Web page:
Ensure your patients have a fun and safe COVID-19 Thanksgiving holiday with these quick CDC-based tips.
Cases of coronavirus disease 2019 (COVID-19) continue to climb across the US and small household gatherings are a key contributor to this increase. For this reason, many patients will have to modify their usual holiday traditions to ensure their own safety as well as loved ones. As patients start to plan their Thanksgiving day with COVID-19-related restrictions in mind, 2 questions might arise in your next visit: What risk factors should I be aware of? and Which loved ones should NOT attend Thanksgiving gatherings?
Educate your patients on 7 risk factors they should be aware of and which loved ones should stay home this Thanksgiving with tips from the US Centers for Disease Control and Prevention (CDC) in the slides below.
1. Community levels of COVID-19. Advise patients to consider the number of COVID-19 cases in their community AND the community they plan to celebrate in when deciding to host or attend a gathering.
2. Exposure during travel. Advise patients to avoid airports, bus stations, train stations, public transport, gas stations, and rest stops as they are all places travelers can be exposed to the virus in the air and on surfaces.
3. Location, location, location. Indoor gatherings, especially those with poor ventilation (eg, small enclosed spaces with no outside air), pose more risk than outdoor gatherings.
4. Duration of the gathering. Longer gatherings pose more risk vs shorter gatherings. Being within 6 feet of someone who has COVID-19 for a cumulative total of ≥15 minutes greatly increases risk of infection and requires 14-day quarantine.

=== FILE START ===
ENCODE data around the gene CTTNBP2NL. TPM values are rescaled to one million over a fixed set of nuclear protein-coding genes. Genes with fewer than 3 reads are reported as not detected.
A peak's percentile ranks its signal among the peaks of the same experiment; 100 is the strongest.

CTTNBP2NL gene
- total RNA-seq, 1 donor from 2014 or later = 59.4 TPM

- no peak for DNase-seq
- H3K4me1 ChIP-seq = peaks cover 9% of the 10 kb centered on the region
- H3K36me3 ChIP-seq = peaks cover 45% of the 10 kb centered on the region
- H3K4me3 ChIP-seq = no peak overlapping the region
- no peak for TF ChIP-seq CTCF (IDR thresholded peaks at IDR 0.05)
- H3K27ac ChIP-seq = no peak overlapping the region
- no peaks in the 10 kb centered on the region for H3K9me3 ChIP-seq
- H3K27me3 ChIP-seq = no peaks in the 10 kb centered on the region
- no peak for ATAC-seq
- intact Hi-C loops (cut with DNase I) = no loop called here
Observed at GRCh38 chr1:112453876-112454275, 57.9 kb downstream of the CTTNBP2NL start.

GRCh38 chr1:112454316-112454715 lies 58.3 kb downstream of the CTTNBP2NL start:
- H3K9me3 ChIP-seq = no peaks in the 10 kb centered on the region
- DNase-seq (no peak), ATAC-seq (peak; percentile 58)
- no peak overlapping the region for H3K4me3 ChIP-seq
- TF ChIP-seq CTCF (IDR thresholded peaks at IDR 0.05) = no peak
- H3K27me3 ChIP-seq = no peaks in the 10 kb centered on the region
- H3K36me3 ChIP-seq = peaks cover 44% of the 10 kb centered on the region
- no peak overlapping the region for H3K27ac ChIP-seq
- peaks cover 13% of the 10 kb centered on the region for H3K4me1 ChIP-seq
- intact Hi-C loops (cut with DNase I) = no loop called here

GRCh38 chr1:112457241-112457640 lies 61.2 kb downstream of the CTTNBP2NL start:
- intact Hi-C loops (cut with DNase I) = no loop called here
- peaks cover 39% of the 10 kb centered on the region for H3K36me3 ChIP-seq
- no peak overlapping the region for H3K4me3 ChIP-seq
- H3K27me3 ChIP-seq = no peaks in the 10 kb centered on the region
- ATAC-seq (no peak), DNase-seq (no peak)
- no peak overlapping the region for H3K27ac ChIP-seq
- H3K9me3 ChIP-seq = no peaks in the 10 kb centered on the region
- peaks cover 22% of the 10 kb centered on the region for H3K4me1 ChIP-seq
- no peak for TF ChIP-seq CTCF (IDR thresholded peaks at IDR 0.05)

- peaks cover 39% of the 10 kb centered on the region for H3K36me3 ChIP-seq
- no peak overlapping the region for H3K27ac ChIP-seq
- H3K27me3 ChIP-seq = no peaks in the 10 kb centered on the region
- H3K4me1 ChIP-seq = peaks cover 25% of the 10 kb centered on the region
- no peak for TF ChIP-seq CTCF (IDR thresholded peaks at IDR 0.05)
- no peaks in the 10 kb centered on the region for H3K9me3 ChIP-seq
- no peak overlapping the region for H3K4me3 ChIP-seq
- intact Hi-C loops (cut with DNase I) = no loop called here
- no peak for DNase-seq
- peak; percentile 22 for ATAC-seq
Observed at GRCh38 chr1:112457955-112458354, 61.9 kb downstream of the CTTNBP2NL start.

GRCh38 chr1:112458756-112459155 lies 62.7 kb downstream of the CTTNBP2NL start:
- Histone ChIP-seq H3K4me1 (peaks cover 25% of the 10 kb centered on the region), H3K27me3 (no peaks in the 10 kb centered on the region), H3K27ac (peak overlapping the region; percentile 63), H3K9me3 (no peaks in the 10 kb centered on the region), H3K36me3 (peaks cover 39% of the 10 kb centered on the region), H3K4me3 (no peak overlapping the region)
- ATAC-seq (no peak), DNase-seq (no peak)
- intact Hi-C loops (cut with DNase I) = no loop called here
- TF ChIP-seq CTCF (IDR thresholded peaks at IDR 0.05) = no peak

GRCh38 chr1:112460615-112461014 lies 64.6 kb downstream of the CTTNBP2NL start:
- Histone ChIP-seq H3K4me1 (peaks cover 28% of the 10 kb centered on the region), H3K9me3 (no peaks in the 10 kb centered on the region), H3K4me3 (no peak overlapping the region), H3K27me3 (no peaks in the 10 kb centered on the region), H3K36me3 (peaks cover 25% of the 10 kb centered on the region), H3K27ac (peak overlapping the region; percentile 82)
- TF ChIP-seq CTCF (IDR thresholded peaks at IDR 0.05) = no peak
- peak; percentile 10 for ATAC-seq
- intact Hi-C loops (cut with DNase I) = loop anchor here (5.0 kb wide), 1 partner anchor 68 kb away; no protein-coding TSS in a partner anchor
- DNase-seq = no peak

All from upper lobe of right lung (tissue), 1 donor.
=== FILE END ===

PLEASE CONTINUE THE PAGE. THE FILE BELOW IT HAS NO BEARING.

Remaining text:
5. Number of people at the gathering. Although the CDC does not have a limit or recommend a specific number of attendees for gatherings, it recommends the size of the gathering be determined based on ability of attendees from different households to stay 6 feet (2 arm lengths) apart, wear masks, wash hands, and follow state, local, territorial, or tribal health and safety laws, rules, and regulations.
6. Behaviors of attendees before the gathering. Persons who did not consistently adhere to social distancing, mask wearing, handwashing, and other prevention behaviors pose more risk vs those who consistently practiced these safety measures.
7. Behaviors of attendees during the gathering. Gatherings with more safety measures in place pose less risk vs gatherings where fewer or no preventive measures are being implemented. Use of alcohol or drugs may alter judgment and make it more difficult to practice COVID-19 safety measures.
Which loved ones should not attend in-person? The following people SHOULD NOT attend in-person holiday gatherings:
• Has been diagnosed with COVID-19 and has not met the criteria for when it is safe to be around others
• Has symptoms of COVID-19
• Is waiting for COVID-19 viral test results
• May have been exposed to someone with COVID-19 in the last 14 days
• Is at increased risk of severe illness from COVID-19